ESA Makes Space Surveillance Priority Research Area

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  Space News Business

ESA Makes Space Surveillance Priority Research Area

By PETER B. de SELDING
Space News Staff Writer
posted: 27 March 2006
01:09 pm ET


Space surveillance, harmonized national Earth observation ground networks, and data-relay satellites are the three priority research areas for the European Space Agency (ESA) in the field of security-related work, according to Luca Del Monte, policy officer of the agency’s security policy office.

Del Monte said ESA is positioning itself to invest in several research areas that are inherently dual-use as it seeks an admittedly back-stage role in Europe’s emerging security and defense policy.

Addressing the Milspace 2006 conference organized by SMi Group Ltd. here March 8-9, Del Monte said ESA believes that space situation awareness — knowing what satellites are flying over European territory — is becoming of concern to several European governments.

Ground-based sensors are already operational or planned in France and Germany, but to date there has been no coordinated European program to survey the space environment.

“What we are looking at is a global situation awareness,” Del Monte said. “Because we are ESA, it has to be dual-use from the outset. There would be multiple users.”

ESA and the 25-nation European Union’s executive commission are working to coordinate their investment in space development, and space-based security research is one of the priority areas expected to receive substantial funding in the European Union’s next multi year research program.

An initial version of this program had been labeled “Space and Security” as a line item in the budget, which sets European Union spending from 2007 to 2013. A final budget is expected to be decided late this year.

ESA hopes to take advantage of a renewed focus on environmental and security research to move closer to defense-related programs that otherwise the agency would be forbidden to consider. ESA’s founding convention limits the agency’s work to development for “exclusively peaceful purposes,” but in recent months that has been interpreted to mean “non-aggressive.”

“There will not be any ESA-designed military satellites,” Del Monte said. “But we are looking for a niche.” He said ESA has opened discussions with the European Defence Agency, which has indicated that one of its focus areas will be to encourage existing and planned ground systems for European military Earth observation satellites to be standardized. ESA has a similar program, called Oxygen, to harmonize technical interfaces at these ground installations.

Space surveillance, space-based Earth observation and a host of other dual-use technologies, particularly in satellite communications, have been funded by ESA as it inches closer to areas of special interest to Europe’s military authorities.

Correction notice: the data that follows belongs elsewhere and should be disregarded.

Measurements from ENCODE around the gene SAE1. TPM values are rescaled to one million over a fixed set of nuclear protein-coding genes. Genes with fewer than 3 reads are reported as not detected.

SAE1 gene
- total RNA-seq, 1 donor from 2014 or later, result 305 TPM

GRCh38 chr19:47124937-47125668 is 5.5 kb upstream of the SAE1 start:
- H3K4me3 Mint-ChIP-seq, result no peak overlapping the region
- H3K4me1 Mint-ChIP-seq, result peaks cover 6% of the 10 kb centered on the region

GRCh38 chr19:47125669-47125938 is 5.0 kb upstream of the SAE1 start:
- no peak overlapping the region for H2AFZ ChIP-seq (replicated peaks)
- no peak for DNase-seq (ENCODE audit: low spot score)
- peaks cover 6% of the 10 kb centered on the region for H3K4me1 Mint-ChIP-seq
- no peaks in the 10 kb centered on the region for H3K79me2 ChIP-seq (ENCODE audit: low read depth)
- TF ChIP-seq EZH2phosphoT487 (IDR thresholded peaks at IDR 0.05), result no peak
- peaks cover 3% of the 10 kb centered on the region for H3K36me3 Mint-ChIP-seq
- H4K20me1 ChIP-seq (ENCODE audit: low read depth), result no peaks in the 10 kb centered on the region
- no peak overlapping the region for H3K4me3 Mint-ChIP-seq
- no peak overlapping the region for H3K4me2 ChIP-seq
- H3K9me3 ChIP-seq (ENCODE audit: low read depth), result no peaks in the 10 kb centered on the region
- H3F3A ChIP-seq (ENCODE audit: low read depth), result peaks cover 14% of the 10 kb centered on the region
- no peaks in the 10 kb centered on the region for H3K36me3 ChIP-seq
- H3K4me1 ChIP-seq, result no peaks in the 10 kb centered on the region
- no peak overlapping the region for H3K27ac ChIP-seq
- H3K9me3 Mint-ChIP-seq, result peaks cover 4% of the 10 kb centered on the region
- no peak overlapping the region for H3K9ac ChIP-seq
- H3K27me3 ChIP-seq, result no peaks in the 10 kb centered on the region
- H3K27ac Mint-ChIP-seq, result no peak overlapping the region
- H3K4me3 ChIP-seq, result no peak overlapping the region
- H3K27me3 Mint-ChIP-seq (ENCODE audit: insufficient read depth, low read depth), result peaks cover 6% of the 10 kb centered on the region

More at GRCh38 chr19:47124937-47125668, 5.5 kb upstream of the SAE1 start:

Frank Zeppenfeldt, a multimedia-satellite engineer at ESA’s Estec technology center in Noordwijk, Netherlands, said ESA has been developing telecommunications technologies of interest to military planners for years, but has never sought to highlight the work.

“We are now allowed to talk about this,” Zeppenfeldt told the conference. Cryptography for satellite ground communications terminals, anti-jamming technologies to protect satellite transmissions and certain satellite payload technologies — all have been developed with ESA funds and have sparked the interest of prospective military users.

“ESA would support the use of such systems in security or defense demonstrations or exercises,” Zeppenfeldt said. “ESA is willing to provide some of the satellite capacity it owns on some of these systems at no cost.”

ESA owns capacity on the Amazonas telecommunications satellites operated by Hispasat S.A. of Spain. On board Amazonas is the AmerHis Internet Protocol-based payload, which permits connectivity with multiple spot beams.

“AmerHis has attracted the interest of the U.S. Department of Defense for the Global Broadcasting System, and the German and Spanish defense ministries,” Zeppenfeldt said.

ESA already has a data-relay satellite, called Artemis, in geostationary orbit. It has permitted links between ground managers and low-orbiting Earth observation satellites, and also has served to test satellite-to-satellite laser optical communications links.

Del Monte said a next-generation data-relay satellite system, as well as an initial space-surveillance program, are among the security-related missions that the agency is studying for presentation to its member governments in 2008.

Comments: pdeselding@compuserve.com